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Often in my travels I wish I could see a destination as it was years before I’ve gotten there — that I had access to H.G. Wells’ Time Machine so I could select exactly when to drop into a city or town. In the case of Butte, Montana, I would set that Time Machine for circa 1900. What a grand city I’d find when I arrived! One of the largest, most developed new cities of the American West, with beautiful lavish hotels, elegant restaurants, theaters and other attractions, Butte was the place to be! Funded by the wealth harvested from the mines of the “Richest Hill on Earth”, Butte was booming.
Jump forward a century and what you find is quite different. Most …
Leadville is the highest altitude town to be occupied year round in the United States, situated at 3094 m (10,592 ft) above sea level. The area was a booming silver mining town in the late 19th century and while the mining era is all but over, relics of it are still plentiful around Leadville.
The National Mining Hall of Fame and Museum (NMHFM) offers an interesting look at the geology and mining of the region, and its Hall of Fame portion recognizes the men and women who were important mining pioneers. A relatively new institution, the nonprofit NMHFM was founded in 1977 and the building it occupies renovated in 1987. Initially it was to be on the grounds of the Colorado …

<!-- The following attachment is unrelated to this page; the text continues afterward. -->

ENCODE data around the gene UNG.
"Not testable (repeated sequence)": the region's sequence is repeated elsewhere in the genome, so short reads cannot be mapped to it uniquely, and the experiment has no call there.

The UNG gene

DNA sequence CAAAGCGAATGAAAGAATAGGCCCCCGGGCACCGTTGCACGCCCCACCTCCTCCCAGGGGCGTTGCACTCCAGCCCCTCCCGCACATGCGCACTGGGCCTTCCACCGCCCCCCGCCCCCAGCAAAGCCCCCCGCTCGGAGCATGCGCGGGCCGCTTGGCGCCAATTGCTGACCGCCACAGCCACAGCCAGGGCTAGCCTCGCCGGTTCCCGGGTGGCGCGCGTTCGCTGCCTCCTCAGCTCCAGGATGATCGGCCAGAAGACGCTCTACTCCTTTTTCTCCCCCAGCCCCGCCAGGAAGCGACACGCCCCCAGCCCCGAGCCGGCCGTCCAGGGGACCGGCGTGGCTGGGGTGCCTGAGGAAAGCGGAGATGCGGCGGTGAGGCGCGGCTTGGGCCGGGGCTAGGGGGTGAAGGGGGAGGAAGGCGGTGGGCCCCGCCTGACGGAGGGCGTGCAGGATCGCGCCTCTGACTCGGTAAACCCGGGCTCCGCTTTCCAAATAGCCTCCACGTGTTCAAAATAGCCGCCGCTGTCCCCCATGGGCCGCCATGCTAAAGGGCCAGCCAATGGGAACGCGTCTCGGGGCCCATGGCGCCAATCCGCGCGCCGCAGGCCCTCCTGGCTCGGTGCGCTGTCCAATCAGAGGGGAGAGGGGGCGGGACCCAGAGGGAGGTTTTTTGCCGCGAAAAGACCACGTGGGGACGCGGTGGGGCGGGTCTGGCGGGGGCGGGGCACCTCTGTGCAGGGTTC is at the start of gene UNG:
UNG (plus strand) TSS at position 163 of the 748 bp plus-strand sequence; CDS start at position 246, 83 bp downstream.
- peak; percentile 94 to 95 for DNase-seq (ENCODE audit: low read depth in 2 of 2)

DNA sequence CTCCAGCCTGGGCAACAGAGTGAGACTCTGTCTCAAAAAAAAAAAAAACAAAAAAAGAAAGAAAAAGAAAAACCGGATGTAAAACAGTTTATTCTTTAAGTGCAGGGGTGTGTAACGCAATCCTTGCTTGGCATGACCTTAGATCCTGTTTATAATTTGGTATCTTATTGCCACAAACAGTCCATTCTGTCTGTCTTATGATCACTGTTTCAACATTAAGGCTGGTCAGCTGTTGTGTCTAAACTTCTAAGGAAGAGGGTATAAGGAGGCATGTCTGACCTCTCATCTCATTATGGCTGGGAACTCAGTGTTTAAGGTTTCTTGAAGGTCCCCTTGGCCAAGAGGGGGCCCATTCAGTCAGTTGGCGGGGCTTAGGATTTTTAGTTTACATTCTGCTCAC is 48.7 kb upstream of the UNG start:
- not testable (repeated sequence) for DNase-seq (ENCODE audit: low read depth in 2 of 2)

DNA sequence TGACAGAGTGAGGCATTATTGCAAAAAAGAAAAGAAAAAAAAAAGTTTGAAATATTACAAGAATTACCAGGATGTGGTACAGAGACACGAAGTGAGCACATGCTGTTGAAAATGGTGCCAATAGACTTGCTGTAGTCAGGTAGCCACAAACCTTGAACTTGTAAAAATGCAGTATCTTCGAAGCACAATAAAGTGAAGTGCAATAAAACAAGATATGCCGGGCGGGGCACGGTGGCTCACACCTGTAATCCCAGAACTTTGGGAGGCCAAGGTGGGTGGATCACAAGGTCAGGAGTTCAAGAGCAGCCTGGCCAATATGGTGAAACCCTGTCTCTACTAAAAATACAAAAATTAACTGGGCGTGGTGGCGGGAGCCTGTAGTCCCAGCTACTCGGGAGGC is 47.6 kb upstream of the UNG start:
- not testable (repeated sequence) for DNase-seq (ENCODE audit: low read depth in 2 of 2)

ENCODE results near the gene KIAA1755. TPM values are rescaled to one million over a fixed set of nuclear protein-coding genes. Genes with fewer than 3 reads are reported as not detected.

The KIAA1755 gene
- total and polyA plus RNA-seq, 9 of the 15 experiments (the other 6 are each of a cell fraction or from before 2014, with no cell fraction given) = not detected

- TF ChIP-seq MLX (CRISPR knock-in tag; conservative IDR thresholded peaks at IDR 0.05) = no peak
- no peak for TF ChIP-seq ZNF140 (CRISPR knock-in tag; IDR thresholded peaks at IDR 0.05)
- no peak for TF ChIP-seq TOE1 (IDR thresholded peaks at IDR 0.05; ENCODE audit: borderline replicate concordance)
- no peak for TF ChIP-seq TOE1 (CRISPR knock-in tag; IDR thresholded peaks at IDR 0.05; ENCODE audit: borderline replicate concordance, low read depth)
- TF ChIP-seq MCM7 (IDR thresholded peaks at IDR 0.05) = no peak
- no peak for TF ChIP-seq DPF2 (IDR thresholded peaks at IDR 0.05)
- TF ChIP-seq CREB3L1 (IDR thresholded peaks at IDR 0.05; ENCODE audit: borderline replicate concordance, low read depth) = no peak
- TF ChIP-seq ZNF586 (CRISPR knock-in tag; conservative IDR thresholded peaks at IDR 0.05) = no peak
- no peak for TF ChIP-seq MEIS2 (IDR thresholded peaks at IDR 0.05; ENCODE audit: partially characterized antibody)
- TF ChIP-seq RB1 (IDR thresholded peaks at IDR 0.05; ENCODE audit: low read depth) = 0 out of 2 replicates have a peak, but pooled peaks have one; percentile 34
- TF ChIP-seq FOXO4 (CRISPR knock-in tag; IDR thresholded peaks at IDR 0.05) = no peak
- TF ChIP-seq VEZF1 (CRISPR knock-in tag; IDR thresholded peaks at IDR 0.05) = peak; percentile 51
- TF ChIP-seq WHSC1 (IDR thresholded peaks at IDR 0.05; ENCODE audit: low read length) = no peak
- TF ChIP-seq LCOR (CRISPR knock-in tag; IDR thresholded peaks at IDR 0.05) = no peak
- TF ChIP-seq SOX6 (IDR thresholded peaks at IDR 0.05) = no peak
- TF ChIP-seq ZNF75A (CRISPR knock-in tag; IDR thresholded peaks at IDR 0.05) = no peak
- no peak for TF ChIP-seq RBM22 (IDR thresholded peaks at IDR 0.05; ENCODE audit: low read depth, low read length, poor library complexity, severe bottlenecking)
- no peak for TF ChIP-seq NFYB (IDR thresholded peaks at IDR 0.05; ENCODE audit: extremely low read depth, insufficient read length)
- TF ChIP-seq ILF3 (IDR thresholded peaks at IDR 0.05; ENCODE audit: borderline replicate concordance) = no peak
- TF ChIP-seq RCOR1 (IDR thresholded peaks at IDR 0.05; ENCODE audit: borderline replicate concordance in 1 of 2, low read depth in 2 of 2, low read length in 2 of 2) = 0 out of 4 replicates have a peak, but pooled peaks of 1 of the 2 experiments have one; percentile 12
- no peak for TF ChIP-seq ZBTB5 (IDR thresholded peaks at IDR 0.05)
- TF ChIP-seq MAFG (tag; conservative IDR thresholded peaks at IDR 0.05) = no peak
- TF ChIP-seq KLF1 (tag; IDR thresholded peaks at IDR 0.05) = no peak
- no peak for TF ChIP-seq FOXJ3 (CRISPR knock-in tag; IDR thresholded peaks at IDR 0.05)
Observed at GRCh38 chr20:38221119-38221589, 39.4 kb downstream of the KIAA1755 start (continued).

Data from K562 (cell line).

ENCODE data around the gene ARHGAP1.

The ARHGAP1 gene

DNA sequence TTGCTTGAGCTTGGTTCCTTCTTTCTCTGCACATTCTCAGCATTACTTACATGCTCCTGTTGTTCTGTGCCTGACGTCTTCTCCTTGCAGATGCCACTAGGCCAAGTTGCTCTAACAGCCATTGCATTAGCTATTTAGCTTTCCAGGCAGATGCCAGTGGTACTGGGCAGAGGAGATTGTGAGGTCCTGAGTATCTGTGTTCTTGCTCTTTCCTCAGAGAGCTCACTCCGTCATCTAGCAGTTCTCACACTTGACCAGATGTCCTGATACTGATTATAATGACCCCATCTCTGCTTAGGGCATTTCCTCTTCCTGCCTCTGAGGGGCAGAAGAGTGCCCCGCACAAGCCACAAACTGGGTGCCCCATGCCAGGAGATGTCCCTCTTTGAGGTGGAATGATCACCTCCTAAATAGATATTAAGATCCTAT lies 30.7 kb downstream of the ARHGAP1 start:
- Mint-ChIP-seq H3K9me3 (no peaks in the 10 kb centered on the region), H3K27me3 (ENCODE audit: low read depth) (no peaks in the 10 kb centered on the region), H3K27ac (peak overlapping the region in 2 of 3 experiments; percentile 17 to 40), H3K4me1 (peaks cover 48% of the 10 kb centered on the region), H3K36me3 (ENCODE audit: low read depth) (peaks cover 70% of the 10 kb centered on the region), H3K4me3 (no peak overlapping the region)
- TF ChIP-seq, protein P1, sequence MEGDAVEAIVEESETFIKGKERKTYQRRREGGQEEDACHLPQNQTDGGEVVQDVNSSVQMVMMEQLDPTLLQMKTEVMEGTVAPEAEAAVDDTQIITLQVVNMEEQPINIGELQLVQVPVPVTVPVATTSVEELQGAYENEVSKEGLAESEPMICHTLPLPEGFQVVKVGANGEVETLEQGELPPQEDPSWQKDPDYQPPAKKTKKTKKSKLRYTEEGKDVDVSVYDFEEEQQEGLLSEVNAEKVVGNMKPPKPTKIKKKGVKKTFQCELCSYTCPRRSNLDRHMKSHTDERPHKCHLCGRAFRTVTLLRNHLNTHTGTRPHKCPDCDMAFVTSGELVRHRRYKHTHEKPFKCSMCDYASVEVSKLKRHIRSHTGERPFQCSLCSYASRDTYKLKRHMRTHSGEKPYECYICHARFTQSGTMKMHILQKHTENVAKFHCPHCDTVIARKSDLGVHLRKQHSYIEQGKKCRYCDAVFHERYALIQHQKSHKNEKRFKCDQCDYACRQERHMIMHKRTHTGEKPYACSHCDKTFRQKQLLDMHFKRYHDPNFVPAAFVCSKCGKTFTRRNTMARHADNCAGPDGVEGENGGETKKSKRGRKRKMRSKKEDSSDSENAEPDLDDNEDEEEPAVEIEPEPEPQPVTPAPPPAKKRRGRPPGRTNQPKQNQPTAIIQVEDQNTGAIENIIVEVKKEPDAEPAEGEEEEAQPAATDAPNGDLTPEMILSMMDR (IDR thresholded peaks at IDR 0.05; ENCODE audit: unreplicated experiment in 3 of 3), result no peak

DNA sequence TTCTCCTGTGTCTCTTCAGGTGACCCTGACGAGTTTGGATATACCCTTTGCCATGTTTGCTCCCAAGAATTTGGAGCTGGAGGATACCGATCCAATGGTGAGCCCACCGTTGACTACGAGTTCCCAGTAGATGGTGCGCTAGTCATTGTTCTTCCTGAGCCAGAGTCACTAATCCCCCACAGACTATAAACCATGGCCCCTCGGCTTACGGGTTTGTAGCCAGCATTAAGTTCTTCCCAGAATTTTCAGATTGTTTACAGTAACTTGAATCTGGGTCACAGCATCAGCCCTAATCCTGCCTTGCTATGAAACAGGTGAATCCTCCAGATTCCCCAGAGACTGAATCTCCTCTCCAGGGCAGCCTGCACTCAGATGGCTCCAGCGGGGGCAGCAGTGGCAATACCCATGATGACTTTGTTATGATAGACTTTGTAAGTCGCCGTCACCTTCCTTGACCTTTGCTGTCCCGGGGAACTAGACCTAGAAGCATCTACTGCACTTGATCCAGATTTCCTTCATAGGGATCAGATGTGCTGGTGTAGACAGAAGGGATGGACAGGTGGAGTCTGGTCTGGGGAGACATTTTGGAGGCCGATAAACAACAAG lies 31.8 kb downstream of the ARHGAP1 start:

When most people think of Montana, images of mountains or “Big Sky country” or wildlife spring to mind. Usually you don’t think of a massive hole in the ground, but a destination of interest is the Berkeley Pit, a now closed open-pit copper mine in the historic town of Butte.
By the end of the 19th century, mines around Butte had yielded a lot of gold, silver and copper, earning the town the nickname, “richest hill on earth”. As electricity demand across America increased and more wiring was needed, the growing demand for copper made Butte a boom-town in the early 20th century. Copper mining in Butte historically had required a complex network of underground drains and pumps to lower the …
I love going on leisurely road trips — the kind where you’ve several spare hours to pull over somewhere and explore. If a place seems interesting, I like to check it out.
So it was this past summer while we were visiting Colorado. We were heading east to Boulder, with a planned stop for lunch in Georgetown, and were cruising on I-70. We starting to look for the Georgetown exit when immediately ahead was an exit for “Silver Plume”. Great name, got to explore it!
Silver Plume is located in Clear Creek County and is a former silver mining town. It’s just 46 miles (74 km) from Denver, but worlds apart from that huge busy city. The town is situated along gushing Clear Creek …